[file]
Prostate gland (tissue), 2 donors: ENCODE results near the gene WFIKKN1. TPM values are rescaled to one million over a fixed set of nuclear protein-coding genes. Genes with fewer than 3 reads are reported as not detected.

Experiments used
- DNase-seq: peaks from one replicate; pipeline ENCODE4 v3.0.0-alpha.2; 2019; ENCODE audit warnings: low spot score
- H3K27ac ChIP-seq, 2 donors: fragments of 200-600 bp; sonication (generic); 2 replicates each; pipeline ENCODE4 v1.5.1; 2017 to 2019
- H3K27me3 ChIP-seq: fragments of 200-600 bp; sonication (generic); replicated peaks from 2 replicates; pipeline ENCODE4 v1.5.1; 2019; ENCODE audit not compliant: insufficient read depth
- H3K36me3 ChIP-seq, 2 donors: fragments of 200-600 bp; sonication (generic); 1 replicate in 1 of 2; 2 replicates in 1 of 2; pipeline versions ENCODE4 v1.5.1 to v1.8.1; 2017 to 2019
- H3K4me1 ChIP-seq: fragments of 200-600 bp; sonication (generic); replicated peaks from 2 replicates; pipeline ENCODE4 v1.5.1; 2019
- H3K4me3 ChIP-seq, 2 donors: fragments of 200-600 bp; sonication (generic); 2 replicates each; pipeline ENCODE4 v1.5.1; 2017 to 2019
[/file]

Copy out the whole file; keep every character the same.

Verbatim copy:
Prostate gland (tissue), 2 donors: ENCODE results near the gene WFIKKN1. TPM values are rescaled to one million over a fixed set of nuclear protein-coding genes. Genes with fewer than 3 reads are reported as not detected.

Experiments used
- DNase-seq: peaks from one replicate; pipeline ENCODE4 v3.0.0-alpha.2; 2019; ENCODE audit warnings: low spot score
- H3K27ac ChIP-seq, 2 donors: fragments of 200-600 bp; sonication (generic); 2 replicates each; pipeline ENCODE4 v1.5.1; 2017 to 2019
- H3K27me3 ChIP-seq: fragments of 200-600 bp; sonication (generic); replicated peaks from 2 replicates; pipeline ENCODE4 v1.5.1; 2019; ENCODE audit not compliant: insufficient read depth
- H3K36me3 ChIP-seq, 2 donors: fragments of 200-600 bp; sonication (generic); 1 replicate in 1 of 2; 2 replicates in 1 of 2; pipeline versions ENCODE4 v1.5.1 to v1.8.1; 2017 to 2019
- H3K4me1 ChIP-seq: fragments of 200-600 bp; sonication (generic); replicated peaks from 2 replicates; pipeline ENCODE4 v1.5.1; 2019
- H3K4me3 ChIP-seq, 2 donors: fragments of 200-600 bp; sonication (generic); 2 replicates each; pipeline ENCODE4 v1.5.1; 2017 to 2019